Indiana Daily Student

REVIEW: Indie coming-of-age flick ‘Booksmart’ is an instant classic

<p>Beanie Feldstein stars as Molly and Kaitlyn Dever as Amy in Olivia Wilde’s directorial debut, &quot;Booksmart.&quot;</p><p></p><p></p>

Beanie Feldstein stars as Molly and Kaitlyn Dever as Amy in Olivia Wilde’s directorial debut, "Booksmart."

Gone are the days of the overproduced, by-the-numbers studio comedy. The indie coming-of-age joyride is in.

“Booksmart,” the wonderful new high school movie directed by actress-turned-filmmaker Olivia Wilde, doesn’t hit wide release until the end of May. When it does, it will surely cement itself as an instant classic and the latest in a new canon of freewheeling indie knockouts including the likes of “Lady Bird,” “Eighth Grade” and “Tangerine.”

But while the styles of those movies are more indie-leaning, Wilde’s draws its influences predominantly from the high school movies of yore — “21 Jump Street” and “Mean Girls” come to mind. Think “Lady Bird” meets “Superbad,” but on a wavelength all its own.

Set on the eve of high school graduation, “Booksmart” follows longtime friends and straight-A students Molly and Amy as they realize they didn’t have to forsake their social lives for a strong academic future and decide to party like crazy for a night.

It’s a strong premise with ample room for charm and loads of potential for side-splitting laughs, potential that, for the most part, Wilde is able to capitalize on. Working from a script by Susanna Fogel, Emily Halpern, Sarah Haskins and Katie Silberman, she spins this crazy caper into a touching tale of female friendship amped up on high school nostalgia and bolstered by uniformly excellent performances by a cast of stars in the making.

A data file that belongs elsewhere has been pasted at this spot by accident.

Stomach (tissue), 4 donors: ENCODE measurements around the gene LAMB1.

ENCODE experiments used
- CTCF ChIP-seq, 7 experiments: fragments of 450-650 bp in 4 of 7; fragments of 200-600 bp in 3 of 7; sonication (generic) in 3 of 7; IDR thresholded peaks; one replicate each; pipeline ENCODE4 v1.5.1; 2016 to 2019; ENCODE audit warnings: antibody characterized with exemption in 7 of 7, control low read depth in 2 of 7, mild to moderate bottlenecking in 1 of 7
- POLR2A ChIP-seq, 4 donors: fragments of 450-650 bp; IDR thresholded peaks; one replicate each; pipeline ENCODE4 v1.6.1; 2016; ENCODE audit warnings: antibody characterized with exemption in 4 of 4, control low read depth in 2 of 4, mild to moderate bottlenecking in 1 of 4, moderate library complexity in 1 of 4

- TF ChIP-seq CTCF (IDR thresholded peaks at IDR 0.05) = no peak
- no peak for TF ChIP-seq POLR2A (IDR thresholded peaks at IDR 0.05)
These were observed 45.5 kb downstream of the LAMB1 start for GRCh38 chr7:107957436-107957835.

Chief among them is Beanie Feldstein, an absolute gem of an actress who reveals herself here as a comedic powerhouse and a bona fide charmer. The “Lady Bird” breakout stars as Molly, whose charm is undeniable but undercut by a sweet — and more vitally, relatable — awkwardness. Alongside her, delivering an equally memorable performance, is Kaitlyn Dever, the Bonnie to Amy’s Clyde.

Dever lends similarly grin-inducing charm to her role. That dynamic duo would be enough to sell the movie on its own, but it’s a testament to the movie, and surely to Wilde’s directorial talent as well, that there’s not a bad or forgettable performance in “Booksmart.” Even smaller roles are wonderfully performed, and it’s from a number of those supporting roles that many of the movie’s deepest emotional truths emerge.

The movie’s greatest strength is its capacity to find something genuine and universal in this otherwise goofy glance at high school antics. There’s a degree of high school nostalgia behind that, something “Booksmart” levies both for cringe factor and emotional depth, the movie is rooted in something deeper. Wilde and her screenwriters know telling a memorable story takes more than just nonstop laughs. It takes finding something real.

“Booksmart” feels so special because of that depth and universality, and will undoubtedly strike a chord with audiences everywhere despite some of the sloppier elements of its script. Certainly, praise for the writers’ work is deserved not only for the character arcs and unexpected subversions it pulls off, but also for the grace with which it does so.

And yet Fogel, Halpern, Haskins and Silberman’s screenplay isn’t without its weak points, especially a large chunk of the movie’s midsection that feels like nothing but padding.

They’ve taken a strong premise and fleshed it out into something touching and often uproariously funny, but the screenplay occasionally feels like it doesn’t trust itself enough.

There are a few set pieces in particular that feel like diversions, delaying the inevitable arrival at the emotional and comedic apex of the movie for the sake of some extra antics. Extra laughs are rarely a bad thing, but it’s hard not to imagine how perfectly a leaner and more to-the-point version of “Booksmart” plays.

But the thing about “Booksmart” is not only does it overcome the majority of its weakest moments, it also feels fresh despite its familiarity. Wilde knows she’s treading familiar ground but does so with confidence and poise. Nearly every scene exudes charm and warmth.

Her filmmaking does more than trace the events of a wild night, it whisks the viewer right alongside the characters as they frolic from one shenanigan to the next.

“Booksmart” is a wild ride that’s absolutely worth taking, time and time again.

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